Education bill heads for final Senate vote
CHARLESTON — West Virginia Senate Republicans shot down all Senate Democrats’ proposed amendments to the broad education overhaul bill Friday, and a final Senate vote is set for Monday, Feb. 4.
Democrats’ failed proposals included one to remove the legalization of charter schools, one to nix providing public money for private-, online-and home-schooling, and one to remove a nonseverability clause that could rescind the bill’s 5 percent pay raises for school workers and everything else in it if any of the many other provisions are later overturned in court.
Democrats’ final failed amendment would’ve pared down the bill (SB451) to only grant the 5 percent raises.
Just as happened Thursday, when Republicans voted the bill out of committee and past first reading on the Senate floor, Republican Sens. Bill Hamilton, R-Upshur, and Kenny Mann, R-Monroe, voted with all 14 Democrats for each of their proposals while the wall of the 18 other Republicans continued to hold firm.
Republicans did approve amendments offered by their own.
Sen. Randy Smith, R-Tucker, successfully proposed requiring county boards of education to get voters’ approval in order to increase their regular levy property tax rates.
School boards currently can’t raise their regular levy rates at all because the Legislature sets them at the same rate statewide. The introduced version of the bill would’ve
newly allowed the boards to increase these rates to a maximum set in the bill without submitting the issue to voters.
Friday’s amendment means the bill would now require voters to sign off on boards’ proposed regular levy increases, just like they’re currently required to sign off when boards seek to increase their excess levy property tax rates.
Amy Willard, executive director of the state Department of Education’s Office of School Finance, said counties would raise $100 million more for education next school year if each one raised its regular levy rate to the maximum.
Among other things, the legislation also would allow boards to reduce the role years of experience play in which employees they can lay off and transfer to other jobs. Boards would be able to make these decisions based on qualifications they choose.
Republicans preserved this Friday, but amended in a provision, proposed by Sen. Charles Clements, R-Wetzel, that boards couldn’t consider employees’ salaries when making layoff and transfer decisions.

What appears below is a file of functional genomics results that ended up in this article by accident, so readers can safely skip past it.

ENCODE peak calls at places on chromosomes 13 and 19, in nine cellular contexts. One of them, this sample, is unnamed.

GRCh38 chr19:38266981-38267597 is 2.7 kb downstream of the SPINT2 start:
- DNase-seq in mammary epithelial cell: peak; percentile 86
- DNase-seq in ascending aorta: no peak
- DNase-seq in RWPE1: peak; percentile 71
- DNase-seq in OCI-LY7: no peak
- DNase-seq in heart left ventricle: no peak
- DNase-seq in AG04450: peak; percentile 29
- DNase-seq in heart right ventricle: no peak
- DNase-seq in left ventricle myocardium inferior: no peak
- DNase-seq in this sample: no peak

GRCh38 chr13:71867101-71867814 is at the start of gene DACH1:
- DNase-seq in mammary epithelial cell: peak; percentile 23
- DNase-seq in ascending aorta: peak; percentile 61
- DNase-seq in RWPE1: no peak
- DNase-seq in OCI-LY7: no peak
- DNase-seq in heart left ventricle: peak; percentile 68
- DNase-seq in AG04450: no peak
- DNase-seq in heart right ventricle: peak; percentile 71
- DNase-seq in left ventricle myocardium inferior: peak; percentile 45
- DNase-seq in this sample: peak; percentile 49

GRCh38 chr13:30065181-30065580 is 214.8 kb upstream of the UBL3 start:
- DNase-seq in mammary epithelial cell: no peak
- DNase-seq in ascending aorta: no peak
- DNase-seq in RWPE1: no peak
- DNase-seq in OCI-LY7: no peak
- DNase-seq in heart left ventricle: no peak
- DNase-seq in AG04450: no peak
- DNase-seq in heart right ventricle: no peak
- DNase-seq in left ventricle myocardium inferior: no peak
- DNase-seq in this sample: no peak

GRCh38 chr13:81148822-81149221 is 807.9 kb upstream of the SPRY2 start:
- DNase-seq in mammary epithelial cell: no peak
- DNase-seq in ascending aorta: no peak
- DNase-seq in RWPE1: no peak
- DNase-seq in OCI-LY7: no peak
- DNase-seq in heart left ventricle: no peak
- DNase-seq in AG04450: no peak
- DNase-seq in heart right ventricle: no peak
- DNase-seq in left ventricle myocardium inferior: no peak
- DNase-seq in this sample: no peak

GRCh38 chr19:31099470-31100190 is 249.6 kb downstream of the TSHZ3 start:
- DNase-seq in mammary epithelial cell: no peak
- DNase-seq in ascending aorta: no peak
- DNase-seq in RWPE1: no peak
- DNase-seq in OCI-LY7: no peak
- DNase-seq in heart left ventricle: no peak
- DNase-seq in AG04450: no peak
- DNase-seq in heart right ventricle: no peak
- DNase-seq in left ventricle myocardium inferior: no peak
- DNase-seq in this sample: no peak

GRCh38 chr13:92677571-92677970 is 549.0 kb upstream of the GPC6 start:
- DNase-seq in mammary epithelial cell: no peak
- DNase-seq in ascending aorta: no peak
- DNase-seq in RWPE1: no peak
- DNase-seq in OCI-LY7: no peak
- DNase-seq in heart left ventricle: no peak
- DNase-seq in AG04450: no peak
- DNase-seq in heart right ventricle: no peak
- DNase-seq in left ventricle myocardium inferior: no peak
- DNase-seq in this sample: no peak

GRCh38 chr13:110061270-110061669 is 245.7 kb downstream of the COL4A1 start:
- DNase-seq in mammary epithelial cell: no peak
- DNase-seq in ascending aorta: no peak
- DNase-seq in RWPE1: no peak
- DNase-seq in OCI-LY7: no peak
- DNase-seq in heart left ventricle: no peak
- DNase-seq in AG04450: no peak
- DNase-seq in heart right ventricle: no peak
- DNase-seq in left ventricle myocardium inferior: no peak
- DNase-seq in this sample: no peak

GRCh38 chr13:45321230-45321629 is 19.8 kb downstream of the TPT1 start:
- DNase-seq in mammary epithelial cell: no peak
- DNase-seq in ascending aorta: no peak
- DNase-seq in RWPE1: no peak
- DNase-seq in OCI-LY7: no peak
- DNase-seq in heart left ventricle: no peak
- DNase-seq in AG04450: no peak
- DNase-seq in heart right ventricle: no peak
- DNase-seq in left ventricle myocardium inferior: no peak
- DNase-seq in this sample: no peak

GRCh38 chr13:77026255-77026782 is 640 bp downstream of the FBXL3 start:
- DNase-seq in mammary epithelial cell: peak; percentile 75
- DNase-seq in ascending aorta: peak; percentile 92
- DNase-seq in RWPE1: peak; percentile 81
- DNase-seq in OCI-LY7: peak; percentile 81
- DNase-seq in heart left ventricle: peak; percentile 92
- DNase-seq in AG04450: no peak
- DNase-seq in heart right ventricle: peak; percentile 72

The GOP has been proposing a provision to encourage classroom teachers to not use all their leave days, but Republicans changed the provision again Friday. Now it’s a proposed $500 bonus at the end of each school year for those who are absent for no more than four days.
Sen. Tom Takubo, R-Kanawha, successfully proposed that amendment and one that now says students whose household income, including of themselves and their parents, is over $150,000 annually couldn’t receive the private-, online-and home-school vouchers, called education savings accounts.
Senate Education Committee Chairwoman Patricia Rucker, R-Jefferson, successfully amended the bill to say charter school students would no longer be eligible to participate in public school extracurricular activities not offered at the charter school.
Friday’s debate on amendments lasted from 1:30 to 6 p.m.
Sen. Corey Palumbo, D-Kanawha, proposed the amendment to remove the non-severability clause.
“There’s no reason to throw the entire thing away because one thing may be challenged,” Palumbo said. ”... I think it’s attempting to discourage any challenge.”
Senate Judiciary Committee Chairman Charles Trump, R-Morgan, had previously spoken in favor of the bill’s adding of millions of dollars more for public school systems, albeit in an unequal manner favoring property rich counties.
On Friday, Trump criticized part of the landmark Recht Decision, which helped equalize school funding between poor and rich counties, and told Palumbo the nonseverability clause is a “shield from activist judicial intervention.”
“The senator from Morgan gave a very polished defense of an unconscionable provision,” Palumbo replied, noting one part of the bill being overturned shouldn’t cancel things like its estimated funds for 400 more school-support workers, like social workers and counselors, statewide.
Before the amendment debate began, state school worker unions had said they’re holding a vote on an unspecified statewide action “if circumstances merit” regarding the bill. At the end of Friday’s debate, #55, a reference to the “55 United” slogan of last year’s strike, was written in the snow outside a main state Capitol entrance.
Reach Ryan Qulnn at ryan. firstname.lastname@example.org, facebook.com/ryanedwlnquinn, 304-348-1254 or follow @Ryan-EQuInn on Twitter.